Teaneck Film Festival preview

Teaneck Film Festival preview

Jewish-themed films to screen

Eric Goldman writes and teaches about Jewish cinema. He is president of Ergo Media, a distributor of Jewish, Yiddish and Israeli film.

Steven Fischler of Teaneck looks at the garment district in Dressing America.

Now in its seventh year, much to the delight of northern New Jersey, the Teaneck Film Festival opens today with a weekend filled with films for everyone. The festival, under the able stewardship of Jeremy Lentz, has shown great sensitivity to the Jewish community in its choice of films of Jewish significance and this year is no different. There are at least four films that are of particular Jewish interest. When you add “Sing Your Song,” the Saturday night showcase movie about singer/activist Harry Belafonte, whom I first heard singing Hava Nagila at an American Jewish Congress national convention when I was a child, there might be five.

Though I had no interest in seeing Chanoch Ze’evi’s “Hitler’s Children,” which brought to mind Edward Dmytryk’s 1943 narrative with the same name about Hitler youth, Lentz persuaded me to give it a chance. I am glad that I did. With so many films coming out of Germany over the last decade made by “third generation” German filmmakers, it was eye-opening to see Israeli documentarian Ze’evi, the grandchild of Holocaust survivors, in this Israel-Germany co-production, provide insight into what is happening in today’s Germany. He does this by focusing in on the descendants of the very worst high-ranking Nazis. Who truly wants to watch the children, grandchildren, and niece of Hoess, Himmler, Göering, Göeth, and Frank? But it is eye-opening; as you watch you ponder what it would be like to carry this kind of yiches.

Niklas Frank, son of Hans Frank, the Nazis’ governor of Poland, has spent a great deal of his adult life teaching about the horrors of the Holocaust, and that it is okay not to honor your father or mother if they did what his father did. Frank, who was ostracized by his siblings and much of his family for being so public in his repudiation of his father, is one of his heroes of this film. So is Bettina, who, like her brother, chose to be sterilized so there could never be another Göering descendant. The daughter of Amon Göeth visits Plaszów, only to learn the truth about her monstrous father, who was commandant of the notorious camp that became the subject of Steven Spielberg’s “Schindler’s List.” Katrin Himmler apparently dealt with her situation by marrying an Israeli Jew.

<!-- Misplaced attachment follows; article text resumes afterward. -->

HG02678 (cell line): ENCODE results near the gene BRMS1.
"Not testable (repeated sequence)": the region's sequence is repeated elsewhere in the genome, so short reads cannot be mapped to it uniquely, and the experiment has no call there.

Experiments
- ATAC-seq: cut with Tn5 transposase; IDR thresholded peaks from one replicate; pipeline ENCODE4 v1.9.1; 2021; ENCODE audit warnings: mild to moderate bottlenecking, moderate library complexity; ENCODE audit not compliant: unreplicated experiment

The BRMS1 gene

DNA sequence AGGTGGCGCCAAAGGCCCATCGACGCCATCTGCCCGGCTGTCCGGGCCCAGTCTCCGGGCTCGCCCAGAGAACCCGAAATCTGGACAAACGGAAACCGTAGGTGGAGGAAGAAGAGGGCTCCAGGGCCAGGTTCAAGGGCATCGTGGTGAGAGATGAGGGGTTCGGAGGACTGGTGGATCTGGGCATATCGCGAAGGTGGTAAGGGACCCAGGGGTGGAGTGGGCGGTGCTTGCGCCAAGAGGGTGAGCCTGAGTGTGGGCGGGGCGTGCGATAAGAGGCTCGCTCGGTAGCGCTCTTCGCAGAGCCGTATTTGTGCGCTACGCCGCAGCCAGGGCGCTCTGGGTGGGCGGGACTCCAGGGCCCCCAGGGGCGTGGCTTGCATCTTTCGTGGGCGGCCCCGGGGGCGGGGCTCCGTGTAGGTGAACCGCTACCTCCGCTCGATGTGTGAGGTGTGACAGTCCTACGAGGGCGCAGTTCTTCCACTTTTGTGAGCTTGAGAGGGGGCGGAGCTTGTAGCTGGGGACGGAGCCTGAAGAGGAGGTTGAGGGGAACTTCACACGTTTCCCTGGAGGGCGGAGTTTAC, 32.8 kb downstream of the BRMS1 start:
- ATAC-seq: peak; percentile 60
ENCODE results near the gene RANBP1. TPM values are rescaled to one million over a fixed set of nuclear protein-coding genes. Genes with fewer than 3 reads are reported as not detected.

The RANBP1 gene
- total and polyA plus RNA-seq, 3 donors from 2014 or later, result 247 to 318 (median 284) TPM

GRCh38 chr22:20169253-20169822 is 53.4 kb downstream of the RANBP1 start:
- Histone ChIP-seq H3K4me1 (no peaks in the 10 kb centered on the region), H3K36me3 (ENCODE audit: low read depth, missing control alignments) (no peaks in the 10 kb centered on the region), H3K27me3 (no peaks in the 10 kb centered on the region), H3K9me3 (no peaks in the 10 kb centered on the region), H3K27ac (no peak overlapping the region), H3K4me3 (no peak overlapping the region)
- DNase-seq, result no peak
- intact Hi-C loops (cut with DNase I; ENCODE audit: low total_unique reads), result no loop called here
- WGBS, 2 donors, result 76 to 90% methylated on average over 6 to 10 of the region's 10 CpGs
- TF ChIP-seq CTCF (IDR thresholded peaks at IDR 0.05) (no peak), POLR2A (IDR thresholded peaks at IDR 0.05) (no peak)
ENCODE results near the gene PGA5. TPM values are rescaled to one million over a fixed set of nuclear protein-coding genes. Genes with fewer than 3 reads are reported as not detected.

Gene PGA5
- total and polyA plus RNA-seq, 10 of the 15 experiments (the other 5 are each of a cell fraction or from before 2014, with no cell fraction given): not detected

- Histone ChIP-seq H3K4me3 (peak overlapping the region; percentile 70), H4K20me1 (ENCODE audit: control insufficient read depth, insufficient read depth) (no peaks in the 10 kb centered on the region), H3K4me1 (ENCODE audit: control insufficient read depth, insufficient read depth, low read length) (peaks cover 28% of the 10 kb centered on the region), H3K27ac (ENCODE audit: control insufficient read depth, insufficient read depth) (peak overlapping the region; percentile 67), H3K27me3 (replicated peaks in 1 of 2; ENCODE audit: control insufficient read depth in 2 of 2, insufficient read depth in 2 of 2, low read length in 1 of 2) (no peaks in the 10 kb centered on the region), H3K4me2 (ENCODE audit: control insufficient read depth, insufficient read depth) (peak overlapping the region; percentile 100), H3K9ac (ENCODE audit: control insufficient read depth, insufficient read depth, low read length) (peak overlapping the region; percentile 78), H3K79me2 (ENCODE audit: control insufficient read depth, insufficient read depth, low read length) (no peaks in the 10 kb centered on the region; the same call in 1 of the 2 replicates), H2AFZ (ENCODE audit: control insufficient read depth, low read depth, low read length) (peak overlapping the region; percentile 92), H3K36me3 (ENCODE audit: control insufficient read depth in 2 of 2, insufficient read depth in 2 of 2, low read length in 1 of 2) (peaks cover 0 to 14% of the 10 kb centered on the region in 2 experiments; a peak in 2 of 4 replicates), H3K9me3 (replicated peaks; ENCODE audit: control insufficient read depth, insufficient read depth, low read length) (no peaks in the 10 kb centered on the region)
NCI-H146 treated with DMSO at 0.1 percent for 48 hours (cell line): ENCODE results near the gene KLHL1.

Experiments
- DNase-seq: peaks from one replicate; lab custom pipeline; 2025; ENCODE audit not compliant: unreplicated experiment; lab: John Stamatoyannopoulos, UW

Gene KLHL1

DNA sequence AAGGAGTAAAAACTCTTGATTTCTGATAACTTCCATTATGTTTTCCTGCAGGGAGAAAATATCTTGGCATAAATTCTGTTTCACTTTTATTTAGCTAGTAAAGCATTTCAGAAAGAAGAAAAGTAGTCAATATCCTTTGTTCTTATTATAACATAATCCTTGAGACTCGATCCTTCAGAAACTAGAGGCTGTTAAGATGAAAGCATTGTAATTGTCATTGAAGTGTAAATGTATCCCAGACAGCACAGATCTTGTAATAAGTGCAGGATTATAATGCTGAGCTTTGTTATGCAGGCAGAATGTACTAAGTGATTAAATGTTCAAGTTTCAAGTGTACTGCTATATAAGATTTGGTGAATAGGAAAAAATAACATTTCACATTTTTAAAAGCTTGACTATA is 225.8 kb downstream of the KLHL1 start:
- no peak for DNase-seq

In “400 Miles to Freedom,” Avishai Mekonen documents the often dangerous journey that he and fellow Ethiopian Jews made to reach Israel. As a 10 year old, he found himself in limbo as he and his family waited in Sudan for their chance to be transported to Israel. Mekonen, who was actually kidnapped there but managed to get free, was one of the lucky ones who reached Israel on “Operation Exodus.” Not everyone in his group was so fortunate. I would have liked to learn more about his life today and the acculturation and acceptance of his friends and family, but this was not the direction he and his wife, Shari Rothfarb Mekonen, took in their jointly directed film. Still, Mekonen’s story is fascinating and worthy of our attention. The Jewish community has to know more about the plight of Ethiopian Jews.

Teaneck resident Steven Fischler’s “Dressing America: Tales from the Garment Center” was screened at the New York Jewish Film Festival and reviewed last January; it is also shown at the festival. The film, which provides a fascinating look at the shmata industry, is a treat. The highly talented Fischler, who along with business partner Joel Sucher has produced and directed many award-winning films, including “Free Voice of Labor: The Jewish Anarchists” (1980) and “From Swastika to Jim Crow” (2000), was executive producer on “400 Miles to Freedom.” He is among those who will participate in talkbacks at the festival.

Unfortunately, I was unable to screen “Free Men,” Ismaël Ferroukhi’s film, set in World War II Paris, about an Algerian immigrant who joins the resistance largely because of his friendship with a Jewish man. That movie looks quite interesting.

There are so many other films that warrant consideration. Go towww.teaneckfilmfestival.org for more information.

read more: